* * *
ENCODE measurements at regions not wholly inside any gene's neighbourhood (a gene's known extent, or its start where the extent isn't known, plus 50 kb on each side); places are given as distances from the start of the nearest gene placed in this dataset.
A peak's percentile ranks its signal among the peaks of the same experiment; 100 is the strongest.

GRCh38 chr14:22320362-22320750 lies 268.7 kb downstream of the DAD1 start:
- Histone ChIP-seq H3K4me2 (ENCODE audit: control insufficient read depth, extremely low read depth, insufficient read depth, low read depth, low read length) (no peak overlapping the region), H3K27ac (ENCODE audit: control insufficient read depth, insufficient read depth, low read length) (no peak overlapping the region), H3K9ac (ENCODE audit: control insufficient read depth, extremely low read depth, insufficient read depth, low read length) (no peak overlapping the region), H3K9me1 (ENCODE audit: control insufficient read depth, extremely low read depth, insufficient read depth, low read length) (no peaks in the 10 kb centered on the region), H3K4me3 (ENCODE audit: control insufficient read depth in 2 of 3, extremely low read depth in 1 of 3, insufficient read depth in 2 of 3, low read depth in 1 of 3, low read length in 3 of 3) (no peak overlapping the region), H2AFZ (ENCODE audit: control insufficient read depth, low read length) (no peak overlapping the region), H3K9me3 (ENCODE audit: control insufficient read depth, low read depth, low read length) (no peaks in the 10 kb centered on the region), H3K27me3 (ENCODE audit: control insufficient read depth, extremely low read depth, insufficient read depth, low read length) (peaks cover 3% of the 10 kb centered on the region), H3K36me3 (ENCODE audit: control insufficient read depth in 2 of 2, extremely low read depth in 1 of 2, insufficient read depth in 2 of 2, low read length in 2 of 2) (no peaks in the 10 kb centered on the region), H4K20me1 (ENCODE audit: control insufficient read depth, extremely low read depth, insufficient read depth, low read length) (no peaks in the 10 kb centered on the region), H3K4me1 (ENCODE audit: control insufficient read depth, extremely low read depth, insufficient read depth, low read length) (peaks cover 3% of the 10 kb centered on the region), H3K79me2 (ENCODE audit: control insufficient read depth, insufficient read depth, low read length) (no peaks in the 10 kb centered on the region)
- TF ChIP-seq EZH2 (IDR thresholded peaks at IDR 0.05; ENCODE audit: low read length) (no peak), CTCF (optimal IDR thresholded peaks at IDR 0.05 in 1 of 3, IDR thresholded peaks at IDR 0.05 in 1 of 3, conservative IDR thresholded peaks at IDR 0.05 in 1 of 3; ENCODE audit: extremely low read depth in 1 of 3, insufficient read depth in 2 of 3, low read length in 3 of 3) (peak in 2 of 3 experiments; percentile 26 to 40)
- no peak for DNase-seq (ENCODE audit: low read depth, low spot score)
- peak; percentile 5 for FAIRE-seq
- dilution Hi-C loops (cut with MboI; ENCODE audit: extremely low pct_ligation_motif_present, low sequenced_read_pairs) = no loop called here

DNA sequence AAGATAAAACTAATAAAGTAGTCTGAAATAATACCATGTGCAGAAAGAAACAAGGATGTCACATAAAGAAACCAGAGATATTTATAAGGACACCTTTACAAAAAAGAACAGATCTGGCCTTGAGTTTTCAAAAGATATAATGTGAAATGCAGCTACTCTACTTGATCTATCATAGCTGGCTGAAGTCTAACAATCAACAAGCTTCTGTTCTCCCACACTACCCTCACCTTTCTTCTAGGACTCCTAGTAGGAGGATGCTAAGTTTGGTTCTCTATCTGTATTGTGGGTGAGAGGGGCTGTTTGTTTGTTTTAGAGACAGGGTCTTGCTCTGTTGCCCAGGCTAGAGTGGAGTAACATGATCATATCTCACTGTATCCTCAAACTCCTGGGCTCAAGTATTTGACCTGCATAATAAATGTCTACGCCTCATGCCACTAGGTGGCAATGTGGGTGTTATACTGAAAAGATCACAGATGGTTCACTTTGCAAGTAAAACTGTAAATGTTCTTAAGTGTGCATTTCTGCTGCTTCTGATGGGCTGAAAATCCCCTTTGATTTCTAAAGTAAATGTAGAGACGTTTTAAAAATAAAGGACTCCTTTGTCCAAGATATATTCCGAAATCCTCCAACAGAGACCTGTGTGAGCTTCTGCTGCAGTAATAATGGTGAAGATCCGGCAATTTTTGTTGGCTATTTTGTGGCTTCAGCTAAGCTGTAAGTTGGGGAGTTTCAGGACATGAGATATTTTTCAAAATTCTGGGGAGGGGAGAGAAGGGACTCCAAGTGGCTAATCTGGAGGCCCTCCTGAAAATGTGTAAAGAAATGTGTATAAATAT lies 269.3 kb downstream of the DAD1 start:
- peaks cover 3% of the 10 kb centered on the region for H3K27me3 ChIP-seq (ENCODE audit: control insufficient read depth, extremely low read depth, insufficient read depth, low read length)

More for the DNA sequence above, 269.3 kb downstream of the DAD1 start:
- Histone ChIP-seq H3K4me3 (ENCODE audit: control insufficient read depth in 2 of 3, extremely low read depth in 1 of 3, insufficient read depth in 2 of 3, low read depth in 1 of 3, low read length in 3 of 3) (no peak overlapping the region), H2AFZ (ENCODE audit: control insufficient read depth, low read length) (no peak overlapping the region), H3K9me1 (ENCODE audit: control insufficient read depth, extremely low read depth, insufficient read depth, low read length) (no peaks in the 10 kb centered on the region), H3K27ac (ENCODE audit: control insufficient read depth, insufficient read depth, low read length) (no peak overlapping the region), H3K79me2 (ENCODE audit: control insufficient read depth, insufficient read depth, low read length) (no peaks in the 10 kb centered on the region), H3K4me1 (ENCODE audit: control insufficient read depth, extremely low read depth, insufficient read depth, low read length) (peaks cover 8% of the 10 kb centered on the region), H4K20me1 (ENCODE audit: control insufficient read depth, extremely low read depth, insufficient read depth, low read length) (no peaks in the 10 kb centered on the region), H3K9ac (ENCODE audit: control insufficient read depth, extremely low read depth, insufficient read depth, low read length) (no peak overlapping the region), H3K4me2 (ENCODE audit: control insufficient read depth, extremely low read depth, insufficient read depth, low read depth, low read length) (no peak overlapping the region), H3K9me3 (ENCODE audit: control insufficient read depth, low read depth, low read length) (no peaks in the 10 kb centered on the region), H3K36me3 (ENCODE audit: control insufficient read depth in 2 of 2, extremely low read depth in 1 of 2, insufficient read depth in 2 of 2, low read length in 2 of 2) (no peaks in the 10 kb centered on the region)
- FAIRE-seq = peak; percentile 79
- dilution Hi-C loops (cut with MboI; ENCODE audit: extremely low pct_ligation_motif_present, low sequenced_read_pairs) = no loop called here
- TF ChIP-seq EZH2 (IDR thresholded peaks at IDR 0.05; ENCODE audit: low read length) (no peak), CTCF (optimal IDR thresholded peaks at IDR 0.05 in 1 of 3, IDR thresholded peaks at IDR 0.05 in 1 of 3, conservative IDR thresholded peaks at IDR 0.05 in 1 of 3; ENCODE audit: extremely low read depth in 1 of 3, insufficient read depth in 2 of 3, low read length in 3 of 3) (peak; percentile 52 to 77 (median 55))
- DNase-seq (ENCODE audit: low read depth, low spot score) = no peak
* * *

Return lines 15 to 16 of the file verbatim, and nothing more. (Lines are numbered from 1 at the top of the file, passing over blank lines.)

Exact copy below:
- TF ChIP-seq EZH2 (IDR thresholded peaks at IDR 0.05; ENCODE audit: low read length) (no peak), CTCF (optimal IDR thresholded peaks at IDR 0.05 in 1 of 3, IDR thresholded peaks at IDR 0.05 in 1 of 3, conservative IDR thresholded peaks at IDR 0.05 in 1 of 3; ENCODE audit: extremely low read depth in 1 of 3, insufficient read depth in 2 of 3, low read length in 3 of 3) (peak; percentile 52 to 77 (median 55))
- DNase-seq (ENCODE audit: low read depth, low spot score) = no peak